The Instigator
curreylo
Pro (for)
Losing
0 Points
The Contender
MrDelaney
Con (against)
Winning
7 Points

Why time control is the best super power.

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Post Voting Period
The voting period for this debate has ended.
after 2 votes the winner is...
MrDelaney
Voting Style: Open Point System: 7 Point
Started: 3/10/2014 Category: Miscellaneous
Updated: 3 years ago Status: Post Voting Period
Viewed: 2,878 times Debate No: 48816
Debate Rounds (5)
Comments (4)
Votes (2)

 

curreylo

Pro

I will prove while time control is the best (and safest) super power of all, and that it has the least amount of downsides in comparison to all other super powers. I define time control as the ability to stop pause rewind and fast forward all aspects of time, this includes being able to change events of the past that you have lived through (you can't go back to dinosaur ages). When you traveled back in time you would retain all your knowledge but your physical form would be reverted back to what it was at the time you decided to travel back to. When you would travel forward in time you would age as expected and go through life as a sort of A.I. Think of it as an extremely intelligent program that would make choices judged from previous choices you had made and act like you from the time you began to fast forward.
MrDelaney

Con

I have to say, this sounds like fun.
Thanks to Curreylo for setting this up.

I will argue against the resolution that time control is the best (and safest) super power of all, and that it has the least amount of downsides in comparison to all other super powers.

While I find it a bit unorthodox, I accept your definition of 'time control.'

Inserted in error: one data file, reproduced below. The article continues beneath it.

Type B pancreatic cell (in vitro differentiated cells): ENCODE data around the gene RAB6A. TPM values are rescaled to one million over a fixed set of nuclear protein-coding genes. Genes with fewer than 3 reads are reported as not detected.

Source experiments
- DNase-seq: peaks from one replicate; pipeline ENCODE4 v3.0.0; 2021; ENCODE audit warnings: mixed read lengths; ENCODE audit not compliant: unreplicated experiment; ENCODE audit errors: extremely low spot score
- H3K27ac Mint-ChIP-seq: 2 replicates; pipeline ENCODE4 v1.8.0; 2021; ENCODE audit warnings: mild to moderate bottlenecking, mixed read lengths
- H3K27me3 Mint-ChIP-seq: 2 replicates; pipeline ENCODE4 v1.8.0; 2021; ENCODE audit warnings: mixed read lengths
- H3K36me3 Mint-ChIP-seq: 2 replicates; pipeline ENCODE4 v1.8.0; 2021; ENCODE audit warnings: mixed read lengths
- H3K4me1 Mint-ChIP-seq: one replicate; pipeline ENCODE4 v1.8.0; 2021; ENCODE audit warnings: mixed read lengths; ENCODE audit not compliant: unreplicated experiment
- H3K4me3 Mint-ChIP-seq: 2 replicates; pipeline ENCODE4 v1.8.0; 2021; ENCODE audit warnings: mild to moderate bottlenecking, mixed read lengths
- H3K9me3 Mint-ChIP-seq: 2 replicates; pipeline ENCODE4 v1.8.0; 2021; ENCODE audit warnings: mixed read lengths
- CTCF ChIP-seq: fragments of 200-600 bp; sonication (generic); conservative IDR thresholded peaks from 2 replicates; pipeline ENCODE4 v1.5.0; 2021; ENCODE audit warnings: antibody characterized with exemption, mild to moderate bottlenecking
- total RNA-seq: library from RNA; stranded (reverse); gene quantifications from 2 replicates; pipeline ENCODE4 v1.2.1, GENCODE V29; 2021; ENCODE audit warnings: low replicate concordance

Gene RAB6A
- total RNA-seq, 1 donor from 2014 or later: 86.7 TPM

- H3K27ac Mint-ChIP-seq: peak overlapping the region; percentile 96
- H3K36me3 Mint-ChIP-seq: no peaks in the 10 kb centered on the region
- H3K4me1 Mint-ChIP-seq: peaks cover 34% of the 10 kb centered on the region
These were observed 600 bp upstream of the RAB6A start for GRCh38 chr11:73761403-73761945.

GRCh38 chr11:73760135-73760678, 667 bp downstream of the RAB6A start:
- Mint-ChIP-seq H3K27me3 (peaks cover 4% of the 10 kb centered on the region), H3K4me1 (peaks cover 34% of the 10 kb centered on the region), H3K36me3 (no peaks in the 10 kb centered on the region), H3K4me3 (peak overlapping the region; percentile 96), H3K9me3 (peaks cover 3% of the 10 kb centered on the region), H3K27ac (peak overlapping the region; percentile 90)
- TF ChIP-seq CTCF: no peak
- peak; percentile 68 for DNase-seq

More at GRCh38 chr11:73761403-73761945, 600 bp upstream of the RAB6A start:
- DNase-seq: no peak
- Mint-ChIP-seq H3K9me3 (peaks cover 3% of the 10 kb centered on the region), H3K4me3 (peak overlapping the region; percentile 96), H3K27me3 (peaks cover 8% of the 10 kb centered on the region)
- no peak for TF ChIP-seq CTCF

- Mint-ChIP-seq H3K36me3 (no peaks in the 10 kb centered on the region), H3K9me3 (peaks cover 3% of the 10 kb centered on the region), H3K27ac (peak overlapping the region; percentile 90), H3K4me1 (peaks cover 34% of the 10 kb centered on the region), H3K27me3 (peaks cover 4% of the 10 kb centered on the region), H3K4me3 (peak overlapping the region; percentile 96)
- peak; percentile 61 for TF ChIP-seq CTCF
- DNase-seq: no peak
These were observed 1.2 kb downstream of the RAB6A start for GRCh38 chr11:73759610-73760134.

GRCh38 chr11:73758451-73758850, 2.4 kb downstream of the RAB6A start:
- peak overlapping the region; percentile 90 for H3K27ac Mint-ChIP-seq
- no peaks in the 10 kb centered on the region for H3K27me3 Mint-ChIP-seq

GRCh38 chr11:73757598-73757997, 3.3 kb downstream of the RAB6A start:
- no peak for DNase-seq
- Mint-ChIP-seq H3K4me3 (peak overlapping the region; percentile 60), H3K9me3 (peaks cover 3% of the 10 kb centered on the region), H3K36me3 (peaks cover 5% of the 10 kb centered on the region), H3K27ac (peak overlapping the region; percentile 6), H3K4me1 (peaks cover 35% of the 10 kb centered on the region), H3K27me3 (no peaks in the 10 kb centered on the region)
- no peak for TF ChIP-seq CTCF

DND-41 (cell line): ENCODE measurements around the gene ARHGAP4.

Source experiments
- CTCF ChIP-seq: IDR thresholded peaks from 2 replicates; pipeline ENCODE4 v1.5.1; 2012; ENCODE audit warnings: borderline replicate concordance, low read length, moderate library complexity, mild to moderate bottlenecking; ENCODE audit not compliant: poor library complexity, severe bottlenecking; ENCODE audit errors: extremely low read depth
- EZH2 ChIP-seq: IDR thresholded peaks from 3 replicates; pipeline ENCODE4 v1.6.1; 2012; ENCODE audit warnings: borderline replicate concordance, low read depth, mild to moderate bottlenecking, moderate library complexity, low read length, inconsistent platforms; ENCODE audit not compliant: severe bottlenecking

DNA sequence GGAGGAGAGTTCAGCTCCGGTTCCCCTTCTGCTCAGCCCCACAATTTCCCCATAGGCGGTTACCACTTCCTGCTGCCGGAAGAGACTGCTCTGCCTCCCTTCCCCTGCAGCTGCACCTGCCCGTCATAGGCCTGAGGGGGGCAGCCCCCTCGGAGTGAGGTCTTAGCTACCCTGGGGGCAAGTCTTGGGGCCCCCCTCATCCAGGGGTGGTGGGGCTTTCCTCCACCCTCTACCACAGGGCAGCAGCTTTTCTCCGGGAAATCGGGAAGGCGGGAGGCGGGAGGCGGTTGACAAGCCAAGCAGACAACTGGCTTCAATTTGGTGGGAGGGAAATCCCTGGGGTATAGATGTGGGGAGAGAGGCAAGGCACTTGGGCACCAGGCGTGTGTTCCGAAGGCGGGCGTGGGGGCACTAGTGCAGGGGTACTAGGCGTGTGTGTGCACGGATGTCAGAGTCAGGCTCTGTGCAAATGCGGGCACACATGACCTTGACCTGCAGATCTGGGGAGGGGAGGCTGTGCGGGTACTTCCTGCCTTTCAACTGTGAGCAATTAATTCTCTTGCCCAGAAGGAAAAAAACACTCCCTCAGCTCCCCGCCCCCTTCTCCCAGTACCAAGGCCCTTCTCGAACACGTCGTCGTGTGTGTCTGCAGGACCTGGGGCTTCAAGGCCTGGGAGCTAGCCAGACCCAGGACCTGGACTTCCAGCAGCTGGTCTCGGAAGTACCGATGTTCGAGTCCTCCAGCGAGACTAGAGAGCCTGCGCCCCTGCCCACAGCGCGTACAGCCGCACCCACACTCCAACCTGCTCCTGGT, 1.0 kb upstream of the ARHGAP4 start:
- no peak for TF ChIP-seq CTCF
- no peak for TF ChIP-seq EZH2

Since you didn't provide definitions for the remainder of terms, I will offer my own.

I will take 'safest' to mean 'that which is most likely to be protected from or unlikely to cause danger, risk, or injury.' [1]
And I propose that by 'downsides' you are once again referring to it's supposed level of safety.

I look forward to hearing your arguments.
I should warn you, though. I have travelled into the future and seen the outcome of this debate.

Best of luck.


[1]http://www.oxforddictionaries.com...
Debate Round No. 1
curreylo

Pro

Thank you MrDelaney for accepting. You of all people should know that the future can be changed then.

My first and foremost point is that you can prevent any bodily harm to your self. Which might not be the case with most superpowers. For instance, flight, there is always the chance of flying into something at a great speed which could be greatly damaging. Same with super strength, whats to stop you from accidentally crushing someone in a hug or dropping a building on yourself. Of all the superpowers you will be the safest and be able to do the most with time control.

My second point is the fact that with time control you could learn about everything and become skilled at anything because you have unlimited time. You could read as many books as you wanted and practice whatever skill you wanted for as long as you wanted. You could with enough practice and perseverance become the best at everything, or at least a close second.
MrDelaney

Con

Curreylo’s arguments seem to rely on the idea that ‘time control’ is the ‘best’ super power due to it’s ability to prevent bodily harm to yourself and it’s ability to give the person who has the power the time to do an infinite number of things.

My argument against this will rely on two key points. First, how do we measure what is the ‘best’ of anything. Secondly, how do we measure ‘safety.’

Once I examine these two standards, I will demonstrate that Curreylo’s concept of ‘time control’ does not meet either one. That alone will meet my burden of proof for this debate. But, I will go one step further and propose an alternative super power which is superior to Curreylo’s ‘time control’ in both aspects.

1. How we measure what is ‘best.’